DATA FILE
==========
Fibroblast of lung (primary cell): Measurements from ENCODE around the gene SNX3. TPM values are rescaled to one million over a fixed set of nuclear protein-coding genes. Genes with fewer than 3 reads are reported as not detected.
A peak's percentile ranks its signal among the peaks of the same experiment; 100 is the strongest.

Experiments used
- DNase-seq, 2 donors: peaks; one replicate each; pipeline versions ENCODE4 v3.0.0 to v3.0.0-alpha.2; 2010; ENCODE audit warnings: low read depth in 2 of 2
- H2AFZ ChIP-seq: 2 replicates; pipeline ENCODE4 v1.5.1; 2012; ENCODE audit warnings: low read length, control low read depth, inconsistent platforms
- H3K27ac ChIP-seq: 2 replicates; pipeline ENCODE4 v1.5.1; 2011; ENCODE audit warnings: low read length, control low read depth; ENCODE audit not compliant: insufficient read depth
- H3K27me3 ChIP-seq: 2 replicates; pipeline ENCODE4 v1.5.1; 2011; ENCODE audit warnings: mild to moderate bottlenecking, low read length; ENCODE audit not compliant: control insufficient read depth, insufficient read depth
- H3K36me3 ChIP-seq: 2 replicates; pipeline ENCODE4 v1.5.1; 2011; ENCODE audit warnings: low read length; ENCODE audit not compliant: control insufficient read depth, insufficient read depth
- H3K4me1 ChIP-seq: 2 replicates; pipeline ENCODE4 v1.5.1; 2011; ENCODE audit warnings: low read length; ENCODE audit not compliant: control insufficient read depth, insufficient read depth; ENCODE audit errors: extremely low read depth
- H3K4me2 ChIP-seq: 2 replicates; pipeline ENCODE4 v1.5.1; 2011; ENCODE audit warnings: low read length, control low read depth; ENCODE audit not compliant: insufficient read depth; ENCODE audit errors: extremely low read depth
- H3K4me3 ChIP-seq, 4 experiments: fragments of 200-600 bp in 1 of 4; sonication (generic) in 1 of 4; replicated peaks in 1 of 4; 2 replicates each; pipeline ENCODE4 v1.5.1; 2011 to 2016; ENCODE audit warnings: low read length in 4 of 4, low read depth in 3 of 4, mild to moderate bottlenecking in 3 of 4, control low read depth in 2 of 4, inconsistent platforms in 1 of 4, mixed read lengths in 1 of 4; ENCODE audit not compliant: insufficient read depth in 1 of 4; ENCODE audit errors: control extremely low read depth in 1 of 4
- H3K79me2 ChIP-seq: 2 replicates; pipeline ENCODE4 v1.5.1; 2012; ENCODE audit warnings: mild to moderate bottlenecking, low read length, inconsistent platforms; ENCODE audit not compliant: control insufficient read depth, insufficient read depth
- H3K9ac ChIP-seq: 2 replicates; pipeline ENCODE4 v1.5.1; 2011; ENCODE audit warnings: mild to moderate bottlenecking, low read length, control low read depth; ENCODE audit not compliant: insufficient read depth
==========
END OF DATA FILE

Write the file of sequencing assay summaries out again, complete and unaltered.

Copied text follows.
Fibroblast of lung (primary cell): Measurements from ENCODE around the gene SNX3. TPM values are rescaled to one million over a fixed set of nuclear protein-coding genes. Genes with fewer than 3 reads are reported as not detected.
A peak's percentile ranks its signal among the peaks of the same experiment; 100 is the strongest.

Experiments used
- DNase-seq, 2 donors: peaks; one replicate each; pipeline versions ENCODE4 v3.0.0 to v3.0.0-alpha.2; 2010; ENCODE audit warnings: low read depth in 2 of 2
- H2AFZ ChIP-seq: 2 replicates; pipeline ENCODE4 v1.5.1; 2012; ENCODE audit warnings: low read length, control low read depth, inconsistent platforms
- H3K27ac ChIP-seq: 2 replicates; pipeline ENCODE4 v1.5.1; 2011; ENCODE audit warnings: low read length, control low read depth; ENCODE audit not compliant: insufficient read depth
- H3K27me3 ChIP-seq: 2 replicates; pipeline ENCODE4 v1.5.1; 2011; ENCODE audit warnings: mild to moderate bottlenecking, low read length; ENCODE audit not compliant: control insufficient read depth, insufficient read depth
- H3K36me3 ChIP-seq: 2 replicates; pipeline ENCODE4 v1.5.1; 2011; ENCODE audit warnings: low read length; ENCODE audit not compliant: control insufficient read depth, insufficient read depth
- H3K4me1 ChIP-seq: 2 replicates; pipeline ENCODE4 v1.5.1; 2011; ENCODE audit warnings: low read length; ENCODE audit not compliant: control insufficient read depth, insufficient read depth; ENCODE audit errors: extremely low read depth
- H3K4me2 ChIP-seq: 2 replicates; pipeline ENCODE4 v1.5.1; 2011; ENCODE audit warnings: low read length, control low read depth; ENCODE audit not compliant: insufficient read depth; ENCODE audit errors: extremely low read depth
- H3K4me3 ChIP-seq, 4 experiments: fragments of 200-600 bp in 1 of 4; sonication (generic) in 1 of 4; replicated peaks in 1 of 4; 2 replicates each; pipeline ENCODE4 v1.5.1; 2011 to 2016; ENCODE audit warnings: low read length in 4 of 4, low read depth in 3 of 4, mild to moderate bottlenecking in 3 of 4, control low read depth in 2 of 4, inconsistent platforms in 1 of 4, mixed read lengths in 1 of 4; ENCODE audit not compliant: insufficient read depth in 1 of 4; ENCODE audit errors: control extremely low read depth in 1 of 4
- H3K79me2 ChIP-seq: 2 replicates; pipeline ENCODE4 v1.5.1; 2012; ENCODE audit warnings: mild to moderate bottlenecking, low read length, inconsistent platforms; ENCODE audit not compliant: control insufficient read depth, insufficient read depth
- H3K9ac ChIP-seq: 2 replicates; pipeline ENCODE4 v1.5.1; 2011; ENCODE audit warnings: mild to moderate bottlenecking, low read length, control low read depth; ENCODE audit not compliant: insufficient read depth